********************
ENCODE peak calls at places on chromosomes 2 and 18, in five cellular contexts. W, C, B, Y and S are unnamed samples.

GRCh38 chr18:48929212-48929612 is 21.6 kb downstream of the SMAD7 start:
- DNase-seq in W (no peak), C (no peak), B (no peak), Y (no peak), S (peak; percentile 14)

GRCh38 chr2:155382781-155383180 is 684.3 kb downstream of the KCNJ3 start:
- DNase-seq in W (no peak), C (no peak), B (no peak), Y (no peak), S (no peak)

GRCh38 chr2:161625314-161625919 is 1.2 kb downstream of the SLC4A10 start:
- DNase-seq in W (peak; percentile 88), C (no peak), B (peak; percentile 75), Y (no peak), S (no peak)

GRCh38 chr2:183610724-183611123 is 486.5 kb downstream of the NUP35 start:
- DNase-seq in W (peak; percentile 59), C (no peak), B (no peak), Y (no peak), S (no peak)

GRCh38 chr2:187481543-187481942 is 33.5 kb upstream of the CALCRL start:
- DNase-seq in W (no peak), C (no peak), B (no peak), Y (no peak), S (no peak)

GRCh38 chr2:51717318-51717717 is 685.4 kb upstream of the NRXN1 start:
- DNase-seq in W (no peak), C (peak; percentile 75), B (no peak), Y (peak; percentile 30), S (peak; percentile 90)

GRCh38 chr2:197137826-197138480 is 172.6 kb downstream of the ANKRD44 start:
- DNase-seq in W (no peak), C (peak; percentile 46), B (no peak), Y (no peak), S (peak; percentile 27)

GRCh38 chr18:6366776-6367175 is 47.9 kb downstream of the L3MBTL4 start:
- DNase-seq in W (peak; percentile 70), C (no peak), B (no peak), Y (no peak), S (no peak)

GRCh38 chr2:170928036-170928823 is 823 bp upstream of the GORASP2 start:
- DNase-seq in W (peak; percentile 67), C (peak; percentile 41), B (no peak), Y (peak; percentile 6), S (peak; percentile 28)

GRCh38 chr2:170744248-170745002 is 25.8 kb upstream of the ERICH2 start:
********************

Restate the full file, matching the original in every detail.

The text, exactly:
ENCODE peak calls at places on chromosomes 2 and 18, in five cellular contexts. W, C, B, Y and S are unnamed samples.

GRCh38 chr18:48929212-48929612 is 21.6 kb downstream of the SMAD7 start:
- DNase-seq in W (no peak), C (no peak), B (no peak), Y (no peak), S (peak; percentile 14)

GRCh38 chr2:155382781-155383180 is 684.3 kb downstream of the KCNJ3 start:
- DNase-seq in W (no peak), C (no peak), B (no peak), Y (no peak), S (no peak)

GRCh38 chr2:161625314-161625919 is 1.2 kb downstream of the SLC4A10 start:
- DNase-seq in W (peak; percentile 88), C (no peak), B (peak; percentile 75), Y (no peak), S (no peak)

GRCh38 chr2:183610724-183611123 is 486.5 kb downstream of the NUP35 start:
- DNase-seq in W (peak; percentile 59), C (no peak), B (no peak), Y (no peak), S (no peak)

GRCh38 chr2:187481543-187481942 is 33.5 kb upstream of the CALCRL start:
- DNase-seq in W (no peak), C (no peak), B (no peak), Y (no peak), S (no peak)

GRCh38 chr2:51717318-51717717 is 685.4 kb upstream of the NRXN1 start:
- DNase-seq in W (no peak), C (peak; percentile 75), B (no peak), Y (peak; percentile 30), S (peak; percentile 90)

GRCh38 chr2:197137826-197138480 is 172.6 kb downstream of the ANKRD44 start:
- DNase-seq in W (no peak), C (peak; percentile 46), B (no peak), Y (no peak), S (peak; percentile 27)

GRCh38 chr18:6366776-6367175 is 47.9 kb downstream of the L3MBTL4 start:
- DNase-seq in W (peak; percentile 70), C (no peak), B (no peak), Y (no peak), S (no peak)

GRCh38 chr2:170928036-170928823 is 823 bp upstream of the GORASP2 start:
- DNase-seq in W (peak; percentile 67), C (peak; percentile 41), B (no peak), Y (peak; percentile 6), S (peak; percentile 28)

GRCh38 chr2:170744248-170745002 is 25.8 kb upstream of the ERICH2 start: